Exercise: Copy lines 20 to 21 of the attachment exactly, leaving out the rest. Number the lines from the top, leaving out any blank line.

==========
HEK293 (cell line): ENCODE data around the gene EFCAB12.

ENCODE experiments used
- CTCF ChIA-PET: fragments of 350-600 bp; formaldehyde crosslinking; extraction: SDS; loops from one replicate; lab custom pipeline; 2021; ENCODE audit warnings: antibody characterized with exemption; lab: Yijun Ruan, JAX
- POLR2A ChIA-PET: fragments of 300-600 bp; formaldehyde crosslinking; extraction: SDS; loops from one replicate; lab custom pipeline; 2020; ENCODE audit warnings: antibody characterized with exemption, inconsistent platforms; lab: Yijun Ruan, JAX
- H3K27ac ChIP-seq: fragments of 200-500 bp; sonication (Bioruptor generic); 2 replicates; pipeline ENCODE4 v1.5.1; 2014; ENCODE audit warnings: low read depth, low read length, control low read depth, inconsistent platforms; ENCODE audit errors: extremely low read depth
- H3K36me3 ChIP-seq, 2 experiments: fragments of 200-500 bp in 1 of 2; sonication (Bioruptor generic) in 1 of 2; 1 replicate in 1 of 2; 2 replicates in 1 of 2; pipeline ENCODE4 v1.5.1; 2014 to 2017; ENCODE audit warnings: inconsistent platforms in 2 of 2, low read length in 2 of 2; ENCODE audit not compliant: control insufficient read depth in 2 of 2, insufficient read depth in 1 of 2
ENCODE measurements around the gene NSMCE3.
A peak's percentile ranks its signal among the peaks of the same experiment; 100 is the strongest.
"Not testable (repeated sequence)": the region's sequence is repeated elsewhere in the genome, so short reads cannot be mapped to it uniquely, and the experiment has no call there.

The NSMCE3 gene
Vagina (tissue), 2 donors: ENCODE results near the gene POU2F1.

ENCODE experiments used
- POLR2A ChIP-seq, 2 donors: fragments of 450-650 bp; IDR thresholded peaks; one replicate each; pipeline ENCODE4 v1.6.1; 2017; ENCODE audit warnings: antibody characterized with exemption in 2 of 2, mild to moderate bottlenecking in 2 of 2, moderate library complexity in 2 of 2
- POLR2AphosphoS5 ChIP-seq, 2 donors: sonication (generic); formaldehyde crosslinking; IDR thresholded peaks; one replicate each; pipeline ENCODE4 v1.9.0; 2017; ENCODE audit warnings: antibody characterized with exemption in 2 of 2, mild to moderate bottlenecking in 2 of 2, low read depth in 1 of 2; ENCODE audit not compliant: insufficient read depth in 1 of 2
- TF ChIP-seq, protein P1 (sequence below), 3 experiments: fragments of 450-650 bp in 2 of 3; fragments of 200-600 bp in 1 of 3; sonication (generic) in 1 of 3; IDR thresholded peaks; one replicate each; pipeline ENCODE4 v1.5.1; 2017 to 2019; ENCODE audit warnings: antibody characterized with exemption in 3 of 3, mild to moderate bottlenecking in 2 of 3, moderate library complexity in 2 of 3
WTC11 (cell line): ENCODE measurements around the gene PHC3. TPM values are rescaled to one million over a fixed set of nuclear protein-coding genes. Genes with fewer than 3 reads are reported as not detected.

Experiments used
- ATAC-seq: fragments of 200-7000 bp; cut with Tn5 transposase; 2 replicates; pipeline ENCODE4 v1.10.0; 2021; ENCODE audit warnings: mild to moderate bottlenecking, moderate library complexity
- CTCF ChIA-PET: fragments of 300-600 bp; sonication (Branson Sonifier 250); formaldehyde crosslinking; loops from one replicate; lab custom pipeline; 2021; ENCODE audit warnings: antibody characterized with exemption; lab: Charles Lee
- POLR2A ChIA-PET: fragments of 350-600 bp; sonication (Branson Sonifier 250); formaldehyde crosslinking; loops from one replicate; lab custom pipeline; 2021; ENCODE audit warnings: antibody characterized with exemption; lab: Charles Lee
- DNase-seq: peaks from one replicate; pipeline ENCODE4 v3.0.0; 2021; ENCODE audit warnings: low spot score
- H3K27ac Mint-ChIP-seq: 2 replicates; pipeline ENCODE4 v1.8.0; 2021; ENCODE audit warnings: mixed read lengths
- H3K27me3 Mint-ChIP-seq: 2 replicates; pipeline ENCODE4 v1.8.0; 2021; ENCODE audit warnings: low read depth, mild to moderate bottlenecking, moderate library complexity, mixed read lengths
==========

- POLR2A ChIA-PET: fragments of 350-600 bp; sonication (Branson Sonifier 250); formaldehyde crosslinking; loops from one replicate; lab custom pipeline; 2021; ENCODE audit warnings: antibody characterized with exemption; lab: Charles Lee
- DNase-seq: peaks from one replicate; pipeline ENCODE4 v3.0.0; 2021; ENCODE audit warnings: low spot score